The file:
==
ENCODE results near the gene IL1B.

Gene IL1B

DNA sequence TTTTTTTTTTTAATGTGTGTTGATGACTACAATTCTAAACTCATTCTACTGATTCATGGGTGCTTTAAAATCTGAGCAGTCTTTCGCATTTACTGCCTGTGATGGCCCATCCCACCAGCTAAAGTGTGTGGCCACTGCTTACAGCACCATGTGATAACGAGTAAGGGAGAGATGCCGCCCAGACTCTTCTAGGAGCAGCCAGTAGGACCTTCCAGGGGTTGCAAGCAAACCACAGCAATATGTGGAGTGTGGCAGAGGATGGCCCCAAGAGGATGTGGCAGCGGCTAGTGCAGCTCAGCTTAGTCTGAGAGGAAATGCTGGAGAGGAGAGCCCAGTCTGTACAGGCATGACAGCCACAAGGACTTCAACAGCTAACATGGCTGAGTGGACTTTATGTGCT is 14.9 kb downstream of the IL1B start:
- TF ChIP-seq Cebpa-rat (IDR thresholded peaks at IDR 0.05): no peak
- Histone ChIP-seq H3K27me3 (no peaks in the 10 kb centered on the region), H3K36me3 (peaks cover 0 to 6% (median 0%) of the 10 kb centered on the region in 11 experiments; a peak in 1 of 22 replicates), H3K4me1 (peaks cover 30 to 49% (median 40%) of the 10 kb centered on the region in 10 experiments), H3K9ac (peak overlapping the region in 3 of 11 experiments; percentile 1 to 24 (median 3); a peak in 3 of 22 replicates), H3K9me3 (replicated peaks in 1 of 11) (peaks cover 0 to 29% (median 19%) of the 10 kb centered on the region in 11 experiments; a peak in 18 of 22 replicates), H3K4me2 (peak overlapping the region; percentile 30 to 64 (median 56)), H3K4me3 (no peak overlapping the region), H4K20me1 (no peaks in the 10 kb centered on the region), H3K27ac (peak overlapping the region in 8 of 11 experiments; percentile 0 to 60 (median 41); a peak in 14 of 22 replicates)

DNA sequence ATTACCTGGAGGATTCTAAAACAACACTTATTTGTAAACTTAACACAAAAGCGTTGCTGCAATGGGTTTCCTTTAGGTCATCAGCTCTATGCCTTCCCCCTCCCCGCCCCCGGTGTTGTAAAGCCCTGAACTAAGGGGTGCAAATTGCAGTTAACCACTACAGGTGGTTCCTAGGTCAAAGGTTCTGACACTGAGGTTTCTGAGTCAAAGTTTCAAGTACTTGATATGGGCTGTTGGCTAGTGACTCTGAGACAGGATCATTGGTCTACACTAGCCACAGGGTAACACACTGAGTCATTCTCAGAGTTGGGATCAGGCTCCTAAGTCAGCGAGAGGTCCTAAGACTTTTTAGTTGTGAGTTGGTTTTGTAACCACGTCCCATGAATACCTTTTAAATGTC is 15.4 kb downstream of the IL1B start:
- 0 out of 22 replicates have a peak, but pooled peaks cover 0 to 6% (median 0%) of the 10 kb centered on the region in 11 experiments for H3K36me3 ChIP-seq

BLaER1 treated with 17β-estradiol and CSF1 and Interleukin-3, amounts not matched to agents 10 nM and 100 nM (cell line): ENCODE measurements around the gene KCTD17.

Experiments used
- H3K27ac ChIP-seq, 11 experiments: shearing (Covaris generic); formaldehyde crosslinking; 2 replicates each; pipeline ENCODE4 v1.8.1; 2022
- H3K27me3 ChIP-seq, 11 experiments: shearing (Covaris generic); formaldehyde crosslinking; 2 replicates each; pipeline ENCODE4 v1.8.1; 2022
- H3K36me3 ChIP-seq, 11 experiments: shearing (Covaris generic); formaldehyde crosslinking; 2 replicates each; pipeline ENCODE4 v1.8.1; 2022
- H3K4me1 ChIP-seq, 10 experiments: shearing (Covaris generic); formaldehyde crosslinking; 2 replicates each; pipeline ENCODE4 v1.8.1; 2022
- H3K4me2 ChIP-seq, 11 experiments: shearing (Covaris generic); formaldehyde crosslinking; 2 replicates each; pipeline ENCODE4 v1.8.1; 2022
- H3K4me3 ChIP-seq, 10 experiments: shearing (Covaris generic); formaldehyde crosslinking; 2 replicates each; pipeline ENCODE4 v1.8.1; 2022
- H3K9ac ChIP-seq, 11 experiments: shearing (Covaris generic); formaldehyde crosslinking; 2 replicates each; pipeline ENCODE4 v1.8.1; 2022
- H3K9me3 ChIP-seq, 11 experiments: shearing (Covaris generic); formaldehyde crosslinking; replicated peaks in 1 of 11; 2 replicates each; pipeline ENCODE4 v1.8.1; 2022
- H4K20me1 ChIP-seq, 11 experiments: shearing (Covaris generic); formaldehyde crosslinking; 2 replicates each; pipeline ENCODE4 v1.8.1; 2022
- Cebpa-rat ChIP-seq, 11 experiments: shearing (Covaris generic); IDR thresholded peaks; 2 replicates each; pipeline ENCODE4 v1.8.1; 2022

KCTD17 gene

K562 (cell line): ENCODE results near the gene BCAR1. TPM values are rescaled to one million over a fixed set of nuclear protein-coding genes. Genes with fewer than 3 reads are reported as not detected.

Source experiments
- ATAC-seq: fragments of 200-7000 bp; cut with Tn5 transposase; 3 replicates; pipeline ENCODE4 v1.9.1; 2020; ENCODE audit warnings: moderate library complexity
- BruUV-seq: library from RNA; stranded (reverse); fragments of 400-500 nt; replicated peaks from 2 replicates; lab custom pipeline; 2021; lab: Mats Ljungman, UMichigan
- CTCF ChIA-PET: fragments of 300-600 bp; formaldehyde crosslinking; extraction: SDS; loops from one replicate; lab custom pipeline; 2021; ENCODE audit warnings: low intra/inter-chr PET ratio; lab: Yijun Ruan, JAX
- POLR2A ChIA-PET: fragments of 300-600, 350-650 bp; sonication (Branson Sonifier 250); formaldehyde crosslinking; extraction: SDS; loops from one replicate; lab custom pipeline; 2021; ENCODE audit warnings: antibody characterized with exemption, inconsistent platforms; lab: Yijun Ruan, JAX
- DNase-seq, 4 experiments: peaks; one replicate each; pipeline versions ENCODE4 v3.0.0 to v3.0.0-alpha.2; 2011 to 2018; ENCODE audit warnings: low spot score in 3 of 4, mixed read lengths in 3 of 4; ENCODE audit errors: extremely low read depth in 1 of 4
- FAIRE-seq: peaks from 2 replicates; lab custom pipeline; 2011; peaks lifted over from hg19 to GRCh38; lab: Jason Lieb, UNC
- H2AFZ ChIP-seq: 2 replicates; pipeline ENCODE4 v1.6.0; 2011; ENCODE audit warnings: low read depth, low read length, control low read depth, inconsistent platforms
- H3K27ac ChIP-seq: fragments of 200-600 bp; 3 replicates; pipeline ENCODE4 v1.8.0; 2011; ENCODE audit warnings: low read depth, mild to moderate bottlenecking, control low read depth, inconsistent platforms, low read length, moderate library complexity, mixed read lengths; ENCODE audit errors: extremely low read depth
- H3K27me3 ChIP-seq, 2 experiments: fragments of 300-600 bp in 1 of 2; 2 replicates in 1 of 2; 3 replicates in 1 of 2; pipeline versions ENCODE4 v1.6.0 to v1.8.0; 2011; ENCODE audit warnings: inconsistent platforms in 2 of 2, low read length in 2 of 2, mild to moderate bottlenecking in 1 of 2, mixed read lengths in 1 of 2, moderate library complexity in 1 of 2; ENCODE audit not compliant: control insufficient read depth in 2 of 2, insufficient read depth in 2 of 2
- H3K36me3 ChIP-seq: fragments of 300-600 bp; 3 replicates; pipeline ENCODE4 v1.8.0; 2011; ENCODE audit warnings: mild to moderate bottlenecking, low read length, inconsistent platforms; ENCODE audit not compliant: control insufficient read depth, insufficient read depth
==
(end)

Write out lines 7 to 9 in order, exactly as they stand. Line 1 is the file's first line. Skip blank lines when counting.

- 0 out of 22 replicates have a peak, but pooled peaks cover 0 to 6% (median 0%) of the 10 kb centered on the region in 11 experiments for H3K36me3 ChIP-seq

BLaER1 treated with 17β-estradiol and CSF1 and Interleukin-3, amounts not matched to agents 10 nM and 100 nM (cell line): ENCODE measurements around the gene KCTD17.

Experiments used